Anyone who has ever suffered with acne understands that it can be a many-headed monster. You successfully address one area of breakouts only to have another, far more intense one, creep up; you go many months, and sometimes even years, without a hint of a blemish, and then, seemingly out of nowhere, it’s zit city all over again. And all of this — even in these acne-positive times — can do a number on your psyche. We wish there was a one-size-fits-all panacea for the problem. There’s not. But a good place to start is with the right acne wash.
While cleansers may have shorter contact with your face than, say, your serum or moisturizer, they’re especially crucial for the acne prone because “they help balance the pH of the skin,” notes Tess Adams, facialist and co-founder of New York’s Take Care spa; they also kill pollutants and bacteria we absorb in everyday life, and, of course, remove our makeup. Put another way by Rescue Spa founder Danuta Mieloch: “Face wash is the most underrated product!” And so, we spoke to Mieloch, Adams, and a slew of other top dermatologists and facialists about their acne-specific favorites, which range from the creamy to the foamy to manuka honey. Just one thing to keep in mind as you read on: Even the most widely beloved of the following cleansers might require some trial and error to determine what your very individual complexion responds to. “No acne is the same,” says Adams. “And it’s caused by many internal and external factors — so it can be a dance to find the balance.”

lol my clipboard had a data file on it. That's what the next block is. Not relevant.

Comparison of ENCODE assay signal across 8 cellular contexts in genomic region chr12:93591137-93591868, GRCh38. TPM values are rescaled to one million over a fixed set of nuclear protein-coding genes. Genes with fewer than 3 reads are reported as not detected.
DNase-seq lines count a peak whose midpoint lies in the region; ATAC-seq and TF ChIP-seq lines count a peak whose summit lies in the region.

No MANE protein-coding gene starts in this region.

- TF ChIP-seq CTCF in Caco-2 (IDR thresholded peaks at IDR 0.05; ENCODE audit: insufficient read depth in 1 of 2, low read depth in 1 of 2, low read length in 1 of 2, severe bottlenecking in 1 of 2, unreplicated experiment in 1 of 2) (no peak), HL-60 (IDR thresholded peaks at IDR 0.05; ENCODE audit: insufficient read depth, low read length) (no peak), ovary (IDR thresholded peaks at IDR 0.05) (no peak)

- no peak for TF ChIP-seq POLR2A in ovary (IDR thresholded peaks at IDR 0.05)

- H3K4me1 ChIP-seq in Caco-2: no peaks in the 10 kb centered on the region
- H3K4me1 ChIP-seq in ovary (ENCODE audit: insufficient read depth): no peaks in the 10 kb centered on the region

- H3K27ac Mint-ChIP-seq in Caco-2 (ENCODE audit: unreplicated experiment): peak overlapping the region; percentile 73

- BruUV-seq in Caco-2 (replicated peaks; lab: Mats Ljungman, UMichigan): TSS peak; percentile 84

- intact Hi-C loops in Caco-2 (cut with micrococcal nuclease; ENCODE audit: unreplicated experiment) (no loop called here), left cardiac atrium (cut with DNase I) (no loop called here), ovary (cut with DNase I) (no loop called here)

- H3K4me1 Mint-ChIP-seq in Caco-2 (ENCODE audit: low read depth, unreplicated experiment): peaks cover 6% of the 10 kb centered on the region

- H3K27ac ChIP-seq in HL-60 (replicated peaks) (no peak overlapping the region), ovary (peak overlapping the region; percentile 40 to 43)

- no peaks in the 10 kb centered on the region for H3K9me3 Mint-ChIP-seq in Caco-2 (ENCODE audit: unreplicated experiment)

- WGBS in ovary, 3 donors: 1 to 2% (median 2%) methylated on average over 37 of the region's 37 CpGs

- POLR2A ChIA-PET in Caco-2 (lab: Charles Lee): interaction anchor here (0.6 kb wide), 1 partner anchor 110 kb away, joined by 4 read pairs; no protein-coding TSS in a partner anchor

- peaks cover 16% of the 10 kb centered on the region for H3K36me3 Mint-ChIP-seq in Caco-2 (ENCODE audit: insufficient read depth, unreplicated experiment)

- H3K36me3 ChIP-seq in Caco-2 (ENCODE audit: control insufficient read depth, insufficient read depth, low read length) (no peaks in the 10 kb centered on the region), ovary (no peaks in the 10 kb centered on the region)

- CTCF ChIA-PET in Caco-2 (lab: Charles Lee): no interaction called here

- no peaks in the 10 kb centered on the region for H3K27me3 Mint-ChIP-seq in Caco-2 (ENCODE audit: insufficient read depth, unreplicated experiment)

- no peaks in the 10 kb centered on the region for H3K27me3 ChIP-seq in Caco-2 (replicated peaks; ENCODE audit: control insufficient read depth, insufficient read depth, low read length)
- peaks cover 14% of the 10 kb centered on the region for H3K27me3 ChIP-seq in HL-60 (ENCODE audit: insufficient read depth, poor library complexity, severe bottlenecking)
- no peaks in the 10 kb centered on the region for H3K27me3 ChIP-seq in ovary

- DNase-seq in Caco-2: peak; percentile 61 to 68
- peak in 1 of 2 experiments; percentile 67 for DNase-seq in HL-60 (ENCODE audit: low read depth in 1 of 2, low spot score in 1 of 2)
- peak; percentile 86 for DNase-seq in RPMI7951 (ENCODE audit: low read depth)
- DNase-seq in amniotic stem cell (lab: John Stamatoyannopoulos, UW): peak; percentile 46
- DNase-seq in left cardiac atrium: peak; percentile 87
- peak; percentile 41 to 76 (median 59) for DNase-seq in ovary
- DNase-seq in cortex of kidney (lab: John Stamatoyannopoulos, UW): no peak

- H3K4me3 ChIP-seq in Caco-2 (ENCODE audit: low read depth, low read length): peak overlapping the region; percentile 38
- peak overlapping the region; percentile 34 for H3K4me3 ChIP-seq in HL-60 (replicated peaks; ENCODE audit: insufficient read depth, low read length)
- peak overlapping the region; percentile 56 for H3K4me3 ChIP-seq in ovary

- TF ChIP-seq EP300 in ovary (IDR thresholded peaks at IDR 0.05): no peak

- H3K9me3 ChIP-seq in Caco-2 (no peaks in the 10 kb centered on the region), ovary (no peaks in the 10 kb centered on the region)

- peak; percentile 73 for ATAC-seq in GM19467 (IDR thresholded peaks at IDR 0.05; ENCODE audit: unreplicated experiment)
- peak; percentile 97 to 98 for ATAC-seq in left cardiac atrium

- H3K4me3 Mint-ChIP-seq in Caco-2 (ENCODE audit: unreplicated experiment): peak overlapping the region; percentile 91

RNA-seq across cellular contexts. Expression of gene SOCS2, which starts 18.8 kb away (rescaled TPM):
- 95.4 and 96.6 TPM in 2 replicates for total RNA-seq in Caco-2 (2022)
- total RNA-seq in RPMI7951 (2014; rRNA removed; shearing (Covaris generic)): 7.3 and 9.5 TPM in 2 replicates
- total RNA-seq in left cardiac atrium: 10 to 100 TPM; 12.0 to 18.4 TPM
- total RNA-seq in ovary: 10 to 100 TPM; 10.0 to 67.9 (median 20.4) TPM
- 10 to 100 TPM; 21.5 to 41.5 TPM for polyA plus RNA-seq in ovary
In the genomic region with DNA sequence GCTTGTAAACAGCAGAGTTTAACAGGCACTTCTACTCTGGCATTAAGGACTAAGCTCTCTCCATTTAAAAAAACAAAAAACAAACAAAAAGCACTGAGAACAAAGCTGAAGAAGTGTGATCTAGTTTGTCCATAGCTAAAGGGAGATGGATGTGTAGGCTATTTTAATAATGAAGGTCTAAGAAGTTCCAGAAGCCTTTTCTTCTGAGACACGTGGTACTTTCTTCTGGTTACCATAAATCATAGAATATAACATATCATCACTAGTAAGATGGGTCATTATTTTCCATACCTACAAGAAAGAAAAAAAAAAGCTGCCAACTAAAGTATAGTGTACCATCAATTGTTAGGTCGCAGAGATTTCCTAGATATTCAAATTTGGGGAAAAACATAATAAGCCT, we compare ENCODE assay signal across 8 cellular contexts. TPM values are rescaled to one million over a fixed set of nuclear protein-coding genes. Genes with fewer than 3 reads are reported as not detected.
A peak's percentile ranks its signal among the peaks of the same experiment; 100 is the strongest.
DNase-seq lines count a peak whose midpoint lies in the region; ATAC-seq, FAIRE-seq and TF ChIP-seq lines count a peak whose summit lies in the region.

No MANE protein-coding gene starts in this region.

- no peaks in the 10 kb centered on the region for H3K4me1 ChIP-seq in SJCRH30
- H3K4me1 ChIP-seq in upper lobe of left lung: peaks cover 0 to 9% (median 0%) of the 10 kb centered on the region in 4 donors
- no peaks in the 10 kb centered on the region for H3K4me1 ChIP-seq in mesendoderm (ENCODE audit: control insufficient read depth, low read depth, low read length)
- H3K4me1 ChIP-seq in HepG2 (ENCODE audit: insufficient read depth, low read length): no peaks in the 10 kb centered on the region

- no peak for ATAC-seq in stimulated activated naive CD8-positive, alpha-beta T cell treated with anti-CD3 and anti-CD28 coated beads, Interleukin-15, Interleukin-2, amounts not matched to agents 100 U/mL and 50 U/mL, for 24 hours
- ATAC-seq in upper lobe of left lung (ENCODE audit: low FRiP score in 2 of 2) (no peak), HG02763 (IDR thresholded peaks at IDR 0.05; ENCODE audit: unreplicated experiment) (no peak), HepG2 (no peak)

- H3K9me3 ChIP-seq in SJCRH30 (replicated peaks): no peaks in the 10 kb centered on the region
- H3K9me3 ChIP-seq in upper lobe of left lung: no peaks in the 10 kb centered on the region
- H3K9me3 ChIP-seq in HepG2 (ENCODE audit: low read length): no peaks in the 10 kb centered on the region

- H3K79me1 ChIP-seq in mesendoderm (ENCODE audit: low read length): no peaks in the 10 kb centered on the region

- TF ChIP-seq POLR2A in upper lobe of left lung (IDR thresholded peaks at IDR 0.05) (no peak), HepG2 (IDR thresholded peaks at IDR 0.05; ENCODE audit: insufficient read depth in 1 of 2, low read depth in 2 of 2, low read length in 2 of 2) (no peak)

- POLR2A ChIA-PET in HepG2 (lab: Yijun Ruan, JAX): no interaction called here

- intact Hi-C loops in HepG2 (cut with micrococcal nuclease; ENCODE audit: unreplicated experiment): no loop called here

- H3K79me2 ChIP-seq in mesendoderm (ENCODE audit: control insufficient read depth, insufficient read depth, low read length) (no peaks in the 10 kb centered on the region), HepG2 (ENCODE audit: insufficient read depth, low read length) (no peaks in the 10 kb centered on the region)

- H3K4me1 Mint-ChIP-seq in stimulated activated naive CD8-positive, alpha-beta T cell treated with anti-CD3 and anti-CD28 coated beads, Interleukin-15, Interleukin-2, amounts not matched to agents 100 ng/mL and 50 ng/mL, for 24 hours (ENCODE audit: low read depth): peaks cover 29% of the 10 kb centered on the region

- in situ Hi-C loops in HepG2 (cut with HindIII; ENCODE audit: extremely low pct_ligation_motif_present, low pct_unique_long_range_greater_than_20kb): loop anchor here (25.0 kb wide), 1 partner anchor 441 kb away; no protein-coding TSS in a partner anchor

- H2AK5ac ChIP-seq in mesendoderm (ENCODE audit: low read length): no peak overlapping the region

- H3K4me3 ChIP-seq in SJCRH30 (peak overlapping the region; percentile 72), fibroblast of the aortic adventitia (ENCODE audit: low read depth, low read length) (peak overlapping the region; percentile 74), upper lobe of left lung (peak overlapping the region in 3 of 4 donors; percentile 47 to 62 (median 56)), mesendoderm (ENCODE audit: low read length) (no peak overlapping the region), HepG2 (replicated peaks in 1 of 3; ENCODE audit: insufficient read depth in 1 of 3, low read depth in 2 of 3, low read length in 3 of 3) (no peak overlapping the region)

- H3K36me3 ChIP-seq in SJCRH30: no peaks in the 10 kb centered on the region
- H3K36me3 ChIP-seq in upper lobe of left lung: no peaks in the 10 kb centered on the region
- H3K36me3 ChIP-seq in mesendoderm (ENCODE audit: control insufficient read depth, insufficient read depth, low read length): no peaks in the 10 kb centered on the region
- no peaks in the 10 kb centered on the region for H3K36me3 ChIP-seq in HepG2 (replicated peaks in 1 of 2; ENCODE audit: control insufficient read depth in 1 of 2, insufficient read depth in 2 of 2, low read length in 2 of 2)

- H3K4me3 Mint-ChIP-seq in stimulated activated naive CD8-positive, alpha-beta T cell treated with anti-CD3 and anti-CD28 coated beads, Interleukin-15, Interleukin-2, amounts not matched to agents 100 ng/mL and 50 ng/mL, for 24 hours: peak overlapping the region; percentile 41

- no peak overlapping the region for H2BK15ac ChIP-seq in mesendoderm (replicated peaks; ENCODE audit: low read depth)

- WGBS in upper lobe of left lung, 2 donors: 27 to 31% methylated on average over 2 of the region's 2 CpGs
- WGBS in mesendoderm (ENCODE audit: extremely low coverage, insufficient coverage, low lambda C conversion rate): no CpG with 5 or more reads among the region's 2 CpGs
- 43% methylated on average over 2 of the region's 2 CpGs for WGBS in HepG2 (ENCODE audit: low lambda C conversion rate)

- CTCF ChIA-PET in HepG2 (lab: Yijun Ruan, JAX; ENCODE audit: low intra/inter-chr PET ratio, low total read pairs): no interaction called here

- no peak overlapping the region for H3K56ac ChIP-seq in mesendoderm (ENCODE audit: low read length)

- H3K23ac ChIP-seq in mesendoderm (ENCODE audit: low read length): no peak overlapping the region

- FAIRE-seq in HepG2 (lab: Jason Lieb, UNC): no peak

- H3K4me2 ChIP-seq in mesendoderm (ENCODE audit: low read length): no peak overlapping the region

Best overall acne cleanser